Fujiwara adds: "Because I didn't have any previous acting experience and didn't know anything about show business, all I could do was to strictly adhere to his stage direction. Although I was scared and ended up crying on my way home after every rehearsal, I felt his passion in how hard he worked along with me for his production and for me."
Young Japanese actor Junpei Mizobata, 24, who plays Kojiro, says over e-mail: "My first impression of Mr Ninagawa was, though he is affectionate, he has a very sharp insight and is calmly seeing people's minds and true intentions even when he is smiling gently."
Ninagawa is a known perfectionist. He has directed six different versions of Hamlet, including one that starred famous Japanese actor Ken Watanabe, because he does not think he has gotten it right - yet. He says: "Every time I try to put on the show, I think there are certain failures. So every time I do a new production, I try to fill in these shortcomings.
"Hamlet is written with a very beautiful language, the words are very philosophical. But at the same time, it's also comedic."
He is also particularly interested in the three figures connected to the loss of a father figure: Hamlet, Laertes and Polonius, and the dynamics between them. The play, he feels, "is a mountain you need to climb".
Hamlet is his favourite Shakespeare work, and Oedipus The King his favourite Greek tragedy.
When it is pointed out that both plays are connected by the theme of the loss of the father figure, he nods in agreement, saying: "The father is a figure who is a giant for his sons. The loss of a father can be read as a loss of logic. After the loss of the father, chaos ensues. It may be the reason I'm interested in these two works."
When asked about his parents, he sidesteps the question gently, saying they were "just" tailors and "ordinary people".
His introduction to Shakespeare was, in fact, by way of director Peter Brook, who is also coming to Singapore later this month. He watched Brook's incarnation of A Midsummer Night's Dream in the 1970s.
He says of the production: "It was very good. However, it was too stylishly done and it eliminated all the 'noise' - that unsettling feeling inside is completely eliminated from the show. It was very logically done, but I didn't agree with that because Shakespeare's works are more of a show of lots of people. The masses play a crucial role."
When asked if he knows that Brook is also part of the 3 Titans series, he laughs and interrupts: "So desu ne!" (A popular Japanese expression of confirmation or affirmation.)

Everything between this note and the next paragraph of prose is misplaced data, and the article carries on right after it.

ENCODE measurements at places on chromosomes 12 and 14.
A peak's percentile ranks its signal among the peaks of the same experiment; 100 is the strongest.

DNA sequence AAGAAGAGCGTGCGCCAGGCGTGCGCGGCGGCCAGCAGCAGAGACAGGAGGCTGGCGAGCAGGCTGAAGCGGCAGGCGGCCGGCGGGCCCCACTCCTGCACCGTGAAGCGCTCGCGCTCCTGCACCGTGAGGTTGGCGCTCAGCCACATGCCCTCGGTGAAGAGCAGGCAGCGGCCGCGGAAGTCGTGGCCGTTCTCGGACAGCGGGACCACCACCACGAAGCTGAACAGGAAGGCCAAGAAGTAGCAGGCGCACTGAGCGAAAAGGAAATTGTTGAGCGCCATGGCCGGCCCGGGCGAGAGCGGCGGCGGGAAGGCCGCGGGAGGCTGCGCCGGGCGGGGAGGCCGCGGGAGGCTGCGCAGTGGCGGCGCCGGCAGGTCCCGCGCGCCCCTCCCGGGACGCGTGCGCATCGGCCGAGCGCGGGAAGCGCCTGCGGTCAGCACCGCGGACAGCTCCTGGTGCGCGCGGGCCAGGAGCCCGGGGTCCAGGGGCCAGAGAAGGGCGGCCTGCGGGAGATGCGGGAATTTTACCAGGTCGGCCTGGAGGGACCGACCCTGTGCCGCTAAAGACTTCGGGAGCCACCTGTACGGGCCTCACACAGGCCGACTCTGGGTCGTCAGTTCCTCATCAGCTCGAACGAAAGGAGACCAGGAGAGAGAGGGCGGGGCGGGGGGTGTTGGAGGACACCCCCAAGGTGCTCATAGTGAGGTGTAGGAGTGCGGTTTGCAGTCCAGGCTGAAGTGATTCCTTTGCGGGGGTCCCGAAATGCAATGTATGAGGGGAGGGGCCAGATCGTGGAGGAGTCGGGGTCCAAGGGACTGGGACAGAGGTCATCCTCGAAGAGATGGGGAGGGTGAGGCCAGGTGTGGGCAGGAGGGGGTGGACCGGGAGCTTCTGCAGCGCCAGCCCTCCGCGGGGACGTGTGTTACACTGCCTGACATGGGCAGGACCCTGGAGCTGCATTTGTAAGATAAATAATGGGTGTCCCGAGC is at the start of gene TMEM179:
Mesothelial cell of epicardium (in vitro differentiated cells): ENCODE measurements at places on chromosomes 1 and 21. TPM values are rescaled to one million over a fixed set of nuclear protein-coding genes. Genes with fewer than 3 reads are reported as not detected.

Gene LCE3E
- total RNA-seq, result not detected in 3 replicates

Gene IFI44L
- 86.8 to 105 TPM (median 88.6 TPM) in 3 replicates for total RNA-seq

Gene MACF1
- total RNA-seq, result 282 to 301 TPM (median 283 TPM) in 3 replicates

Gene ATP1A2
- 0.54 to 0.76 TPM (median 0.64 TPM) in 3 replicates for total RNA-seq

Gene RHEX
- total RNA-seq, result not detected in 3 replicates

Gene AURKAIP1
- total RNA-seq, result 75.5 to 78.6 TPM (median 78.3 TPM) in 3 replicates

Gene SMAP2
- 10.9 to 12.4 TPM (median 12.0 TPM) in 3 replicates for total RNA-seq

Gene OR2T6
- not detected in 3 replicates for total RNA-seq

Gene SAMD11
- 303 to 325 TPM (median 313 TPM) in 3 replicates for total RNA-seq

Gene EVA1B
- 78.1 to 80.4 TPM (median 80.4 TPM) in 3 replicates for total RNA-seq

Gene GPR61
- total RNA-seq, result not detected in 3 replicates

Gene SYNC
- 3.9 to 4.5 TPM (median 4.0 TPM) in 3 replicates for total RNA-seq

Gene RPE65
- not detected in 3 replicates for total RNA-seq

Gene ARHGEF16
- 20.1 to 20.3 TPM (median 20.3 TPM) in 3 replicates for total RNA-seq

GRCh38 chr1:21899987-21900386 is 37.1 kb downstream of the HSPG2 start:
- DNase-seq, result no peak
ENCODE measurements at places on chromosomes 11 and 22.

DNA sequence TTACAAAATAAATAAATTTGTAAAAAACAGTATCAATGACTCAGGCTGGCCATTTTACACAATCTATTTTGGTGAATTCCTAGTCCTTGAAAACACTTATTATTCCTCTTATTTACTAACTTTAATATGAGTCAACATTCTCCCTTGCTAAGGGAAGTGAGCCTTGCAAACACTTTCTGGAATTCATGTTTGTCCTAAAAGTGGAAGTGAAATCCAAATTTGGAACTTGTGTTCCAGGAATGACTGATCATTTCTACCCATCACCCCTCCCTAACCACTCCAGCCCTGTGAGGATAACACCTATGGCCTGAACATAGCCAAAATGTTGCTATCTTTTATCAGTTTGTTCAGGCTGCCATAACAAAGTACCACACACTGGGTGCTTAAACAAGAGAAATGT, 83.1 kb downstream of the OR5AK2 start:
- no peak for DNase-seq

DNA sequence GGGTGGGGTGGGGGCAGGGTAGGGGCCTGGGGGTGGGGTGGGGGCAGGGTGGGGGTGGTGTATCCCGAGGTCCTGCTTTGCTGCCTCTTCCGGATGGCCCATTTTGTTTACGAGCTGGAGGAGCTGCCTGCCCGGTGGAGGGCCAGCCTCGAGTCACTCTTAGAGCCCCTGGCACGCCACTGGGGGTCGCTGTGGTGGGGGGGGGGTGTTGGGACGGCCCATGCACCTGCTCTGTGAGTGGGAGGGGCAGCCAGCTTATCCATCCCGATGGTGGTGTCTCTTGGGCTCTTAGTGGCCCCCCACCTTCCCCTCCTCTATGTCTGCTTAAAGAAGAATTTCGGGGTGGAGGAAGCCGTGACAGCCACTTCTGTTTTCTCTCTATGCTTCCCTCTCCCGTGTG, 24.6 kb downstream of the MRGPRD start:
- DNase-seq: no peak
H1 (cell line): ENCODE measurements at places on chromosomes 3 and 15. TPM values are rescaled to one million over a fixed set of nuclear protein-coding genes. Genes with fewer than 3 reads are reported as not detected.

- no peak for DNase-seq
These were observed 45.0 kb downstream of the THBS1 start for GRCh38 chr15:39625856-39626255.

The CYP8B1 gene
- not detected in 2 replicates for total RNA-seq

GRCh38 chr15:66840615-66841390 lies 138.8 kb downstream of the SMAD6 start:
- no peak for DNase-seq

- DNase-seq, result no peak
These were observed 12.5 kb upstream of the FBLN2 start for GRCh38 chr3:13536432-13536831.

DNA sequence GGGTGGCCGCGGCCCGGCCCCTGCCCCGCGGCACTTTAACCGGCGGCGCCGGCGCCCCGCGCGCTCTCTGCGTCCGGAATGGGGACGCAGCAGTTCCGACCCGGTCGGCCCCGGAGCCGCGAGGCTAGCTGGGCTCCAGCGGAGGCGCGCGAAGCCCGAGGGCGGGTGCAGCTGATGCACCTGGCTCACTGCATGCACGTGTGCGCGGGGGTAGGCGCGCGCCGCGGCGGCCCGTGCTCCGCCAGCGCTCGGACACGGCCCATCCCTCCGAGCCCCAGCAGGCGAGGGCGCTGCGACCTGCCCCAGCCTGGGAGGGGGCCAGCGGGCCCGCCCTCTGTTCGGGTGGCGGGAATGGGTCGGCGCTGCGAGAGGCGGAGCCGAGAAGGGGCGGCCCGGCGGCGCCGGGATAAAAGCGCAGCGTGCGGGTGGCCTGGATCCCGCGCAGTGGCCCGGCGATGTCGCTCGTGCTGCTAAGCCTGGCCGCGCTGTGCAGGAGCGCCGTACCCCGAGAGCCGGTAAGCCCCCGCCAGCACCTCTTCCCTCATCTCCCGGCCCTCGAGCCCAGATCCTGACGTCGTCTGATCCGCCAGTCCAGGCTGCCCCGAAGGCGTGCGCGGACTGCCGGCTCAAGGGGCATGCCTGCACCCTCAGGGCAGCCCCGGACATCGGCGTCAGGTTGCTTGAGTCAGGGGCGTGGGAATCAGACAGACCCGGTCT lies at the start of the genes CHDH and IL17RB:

Ninagawa has charted his own path in the theatre, blending his grounding in the Western model of theatre with the traditions of Japan. He believes the Japanese people are no longer interested in the ancient tradition of Noh theatre today because it has been over-protected from innovation and evolution.
His translator laughs nervously at his statement and says: "If the people in the Noh society heard about this, they would be quite upset."
Ninagawa, who was born in 1935, first became interested in the theatre when he was in high school, particularly after seeing a visceral Japanese show titled I Hate The War shortly after World War II.
He failed his university entrance examination, which was a blessing in disguise, because it confirmed his career path in the theatre. He joined the Seihai Theatre Company as an actor in 1955 and made his directorial debut in 1969.
He currently resides in Tokyo and has two grown daughters, a photographer and an editor, with his actress wife, who is also in her 70s.
And it seems that even today, his drive to push boundaries has not ceased - particularly when it comes to his own opinions, which are refreshingly direct. He says bluntly of a well-known director: "His work used to be very exciting. But not anymore."
His translator, whose voice has trailed to a whisper, is quick to declare: "This is off the record, off the record!" Ninagawa grins, and there is a glint of mischief in his eyes.
Tickets to Musashi are sold out. Yukio Ninagawa will be at the Esplanade Theatre tomorrow from 1.30 to 2.30pm for a public talk. To register, go to inconversationwithyukioninagwa.eventbrite.com/